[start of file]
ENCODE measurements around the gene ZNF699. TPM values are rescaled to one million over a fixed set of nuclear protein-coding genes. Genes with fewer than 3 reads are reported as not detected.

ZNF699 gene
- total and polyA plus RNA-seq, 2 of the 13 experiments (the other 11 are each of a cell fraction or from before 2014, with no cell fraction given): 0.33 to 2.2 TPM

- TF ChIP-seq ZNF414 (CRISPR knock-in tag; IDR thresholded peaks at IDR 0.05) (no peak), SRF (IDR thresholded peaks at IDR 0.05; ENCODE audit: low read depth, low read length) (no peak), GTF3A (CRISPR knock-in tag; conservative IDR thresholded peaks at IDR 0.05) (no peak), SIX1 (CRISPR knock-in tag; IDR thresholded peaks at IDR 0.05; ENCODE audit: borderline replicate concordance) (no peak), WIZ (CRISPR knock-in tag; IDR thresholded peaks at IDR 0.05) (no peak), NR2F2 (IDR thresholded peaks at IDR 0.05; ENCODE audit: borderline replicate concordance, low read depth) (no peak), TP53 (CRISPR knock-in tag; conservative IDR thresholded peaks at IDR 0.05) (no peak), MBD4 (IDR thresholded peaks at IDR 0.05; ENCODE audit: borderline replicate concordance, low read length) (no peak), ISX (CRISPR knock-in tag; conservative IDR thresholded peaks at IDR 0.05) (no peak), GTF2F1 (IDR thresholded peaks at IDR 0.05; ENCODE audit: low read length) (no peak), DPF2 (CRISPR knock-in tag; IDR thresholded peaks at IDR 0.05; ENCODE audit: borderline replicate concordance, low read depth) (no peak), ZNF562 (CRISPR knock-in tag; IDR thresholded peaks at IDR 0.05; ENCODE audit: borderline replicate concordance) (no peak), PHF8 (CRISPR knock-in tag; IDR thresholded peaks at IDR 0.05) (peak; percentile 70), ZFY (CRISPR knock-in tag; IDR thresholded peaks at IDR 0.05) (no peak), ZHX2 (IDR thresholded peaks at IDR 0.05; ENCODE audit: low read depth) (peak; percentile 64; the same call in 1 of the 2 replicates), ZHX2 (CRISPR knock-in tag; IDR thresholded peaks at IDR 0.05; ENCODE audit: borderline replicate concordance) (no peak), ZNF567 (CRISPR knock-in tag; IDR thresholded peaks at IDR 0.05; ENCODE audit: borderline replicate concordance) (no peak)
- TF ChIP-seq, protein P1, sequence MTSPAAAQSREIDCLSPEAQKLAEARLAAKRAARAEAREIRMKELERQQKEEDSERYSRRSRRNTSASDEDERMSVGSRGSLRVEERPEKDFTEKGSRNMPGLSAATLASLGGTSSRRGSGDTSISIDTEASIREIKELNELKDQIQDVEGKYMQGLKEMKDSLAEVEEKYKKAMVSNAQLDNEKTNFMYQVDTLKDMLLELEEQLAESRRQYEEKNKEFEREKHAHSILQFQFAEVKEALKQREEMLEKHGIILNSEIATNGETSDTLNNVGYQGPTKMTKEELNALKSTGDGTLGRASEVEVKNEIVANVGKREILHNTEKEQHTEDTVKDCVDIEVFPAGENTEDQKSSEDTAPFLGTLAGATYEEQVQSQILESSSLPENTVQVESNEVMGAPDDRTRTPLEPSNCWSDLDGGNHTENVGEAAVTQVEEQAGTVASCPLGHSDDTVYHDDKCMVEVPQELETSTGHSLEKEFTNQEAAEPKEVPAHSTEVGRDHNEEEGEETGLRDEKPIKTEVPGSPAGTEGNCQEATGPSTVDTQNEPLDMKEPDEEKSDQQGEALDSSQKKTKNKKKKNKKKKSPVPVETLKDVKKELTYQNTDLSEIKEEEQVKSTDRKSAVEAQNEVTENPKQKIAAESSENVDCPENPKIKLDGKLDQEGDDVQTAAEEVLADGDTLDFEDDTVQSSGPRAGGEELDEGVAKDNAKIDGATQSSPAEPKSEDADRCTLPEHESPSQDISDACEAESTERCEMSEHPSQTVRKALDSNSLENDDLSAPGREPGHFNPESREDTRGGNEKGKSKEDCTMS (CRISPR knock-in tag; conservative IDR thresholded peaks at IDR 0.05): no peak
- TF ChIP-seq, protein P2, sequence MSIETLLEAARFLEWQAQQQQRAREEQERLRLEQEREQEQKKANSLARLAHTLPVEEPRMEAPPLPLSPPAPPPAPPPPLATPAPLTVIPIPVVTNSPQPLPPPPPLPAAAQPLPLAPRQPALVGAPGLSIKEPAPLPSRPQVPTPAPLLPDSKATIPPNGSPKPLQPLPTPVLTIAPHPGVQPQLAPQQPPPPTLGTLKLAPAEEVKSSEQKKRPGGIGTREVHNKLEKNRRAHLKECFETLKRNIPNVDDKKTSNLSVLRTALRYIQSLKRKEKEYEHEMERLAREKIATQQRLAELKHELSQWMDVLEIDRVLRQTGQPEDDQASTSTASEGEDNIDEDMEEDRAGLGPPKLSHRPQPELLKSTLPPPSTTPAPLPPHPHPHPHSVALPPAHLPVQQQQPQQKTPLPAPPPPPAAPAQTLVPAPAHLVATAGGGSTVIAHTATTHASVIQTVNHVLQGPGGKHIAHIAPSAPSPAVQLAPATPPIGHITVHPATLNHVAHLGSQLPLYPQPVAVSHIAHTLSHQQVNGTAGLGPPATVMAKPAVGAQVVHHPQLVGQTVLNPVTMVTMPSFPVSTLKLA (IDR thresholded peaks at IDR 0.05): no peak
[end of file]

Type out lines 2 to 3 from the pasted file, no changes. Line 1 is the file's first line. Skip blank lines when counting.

ZNF699 gene
- total and polyA plus RNA-seq, 2 of the 13 experiments (the other 11 are each of a cell fraction or from before 2014, with no cell fraction given): 0.33 to 2.2 TPM